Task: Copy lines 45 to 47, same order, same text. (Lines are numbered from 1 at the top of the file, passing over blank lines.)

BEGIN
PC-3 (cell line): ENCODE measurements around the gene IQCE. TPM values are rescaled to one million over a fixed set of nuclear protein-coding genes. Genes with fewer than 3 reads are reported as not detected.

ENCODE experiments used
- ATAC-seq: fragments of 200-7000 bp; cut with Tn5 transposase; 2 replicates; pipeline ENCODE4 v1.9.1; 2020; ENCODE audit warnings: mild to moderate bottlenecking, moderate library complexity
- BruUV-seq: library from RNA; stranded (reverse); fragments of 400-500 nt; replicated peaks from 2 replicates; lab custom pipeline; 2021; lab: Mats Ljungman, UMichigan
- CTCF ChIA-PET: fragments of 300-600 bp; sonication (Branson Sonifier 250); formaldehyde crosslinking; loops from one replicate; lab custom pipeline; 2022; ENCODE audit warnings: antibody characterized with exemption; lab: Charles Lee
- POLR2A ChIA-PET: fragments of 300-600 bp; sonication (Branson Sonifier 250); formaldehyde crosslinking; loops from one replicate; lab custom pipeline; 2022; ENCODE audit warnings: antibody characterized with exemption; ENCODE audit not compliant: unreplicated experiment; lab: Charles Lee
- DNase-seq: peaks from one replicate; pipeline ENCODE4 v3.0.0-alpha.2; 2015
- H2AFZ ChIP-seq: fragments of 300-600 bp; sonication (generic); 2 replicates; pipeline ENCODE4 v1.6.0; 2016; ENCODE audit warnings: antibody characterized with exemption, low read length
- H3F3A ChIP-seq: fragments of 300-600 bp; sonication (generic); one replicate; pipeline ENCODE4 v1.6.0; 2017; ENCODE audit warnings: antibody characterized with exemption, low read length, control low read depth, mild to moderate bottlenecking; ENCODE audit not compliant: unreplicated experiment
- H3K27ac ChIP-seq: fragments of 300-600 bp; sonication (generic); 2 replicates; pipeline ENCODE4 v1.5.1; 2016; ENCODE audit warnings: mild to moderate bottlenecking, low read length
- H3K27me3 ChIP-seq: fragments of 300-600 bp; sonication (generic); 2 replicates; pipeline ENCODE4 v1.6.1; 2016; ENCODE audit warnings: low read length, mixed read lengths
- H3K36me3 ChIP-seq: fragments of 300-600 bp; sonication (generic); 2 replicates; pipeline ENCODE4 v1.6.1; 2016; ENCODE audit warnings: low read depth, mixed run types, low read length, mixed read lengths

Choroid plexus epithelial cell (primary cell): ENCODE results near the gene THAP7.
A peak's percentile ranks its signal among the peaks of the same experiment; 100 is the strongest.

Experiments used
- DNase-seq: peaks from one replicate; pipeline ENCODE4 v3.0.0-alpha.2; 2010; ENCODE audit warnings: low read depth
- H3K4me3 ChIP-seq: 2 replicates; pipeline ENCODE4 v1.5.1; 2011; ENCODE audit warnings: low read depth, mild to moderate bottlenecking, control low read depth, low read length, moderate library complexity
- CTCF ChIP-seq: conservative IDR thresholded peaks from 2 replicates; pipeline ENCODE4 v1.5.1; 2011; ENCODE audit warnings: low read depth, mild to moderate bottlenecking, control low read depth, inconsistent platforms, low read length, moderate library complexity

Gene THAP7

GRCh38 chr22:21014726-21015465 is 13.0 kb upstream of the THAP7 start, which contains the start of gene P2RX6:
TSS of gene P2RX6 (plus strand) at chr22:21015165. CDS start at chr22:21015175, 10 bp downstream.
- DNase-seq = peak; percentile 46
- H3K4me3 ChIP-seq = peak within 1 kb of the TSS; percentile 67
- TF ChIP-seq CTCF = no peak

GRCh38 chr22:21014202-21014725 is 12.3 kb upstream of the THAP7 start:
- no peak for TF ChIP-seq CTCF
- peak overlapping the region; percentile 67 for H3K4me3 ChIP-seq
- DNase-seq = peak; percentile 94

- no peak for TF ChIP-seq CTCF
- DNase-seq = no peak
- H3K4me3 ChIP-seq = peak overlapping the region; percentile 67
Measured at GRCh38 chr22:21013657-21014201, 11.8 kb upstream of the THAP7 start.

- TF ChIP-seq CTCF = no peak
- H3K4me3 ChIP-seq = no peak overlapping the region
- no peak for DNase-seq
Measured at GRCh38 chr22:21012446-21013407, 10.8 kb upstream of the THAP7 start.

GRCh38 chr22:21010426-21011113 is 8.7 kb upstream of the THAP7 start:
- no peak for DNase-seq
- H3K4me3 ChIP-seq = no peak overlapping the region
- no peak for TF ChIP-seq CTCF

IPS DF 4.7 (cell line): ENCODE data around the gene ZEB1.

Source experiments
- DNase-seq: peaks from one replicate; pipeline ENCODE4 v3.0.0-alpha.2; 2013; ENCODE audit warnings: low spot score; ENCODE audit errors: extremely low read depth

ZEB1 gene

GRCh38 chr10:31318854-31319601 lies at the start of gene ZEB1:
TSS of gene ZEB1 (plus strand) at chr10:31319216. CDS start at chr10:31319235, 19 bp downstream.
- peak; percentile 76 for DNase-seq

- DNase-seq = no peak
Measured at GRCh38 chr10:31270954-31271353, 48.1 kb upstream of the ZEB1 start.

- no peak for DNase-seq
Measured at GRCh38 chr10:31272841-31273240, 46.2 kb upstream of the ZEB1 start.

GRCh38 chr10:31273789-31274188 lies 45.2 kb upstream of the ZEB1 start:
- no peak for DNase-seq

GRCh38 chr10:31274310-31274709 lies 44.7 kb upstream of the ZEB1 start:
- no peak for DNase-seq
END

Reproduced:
GRCh38 chr10:31318854-31319601 lies at the start of gene ZEB1:
TSS of gene ZEB1 (plus strand) at chr10:31319216. CDS start at chr10:31319235, 19 bp downstream.
- peak; percentile 76 for DNase-seq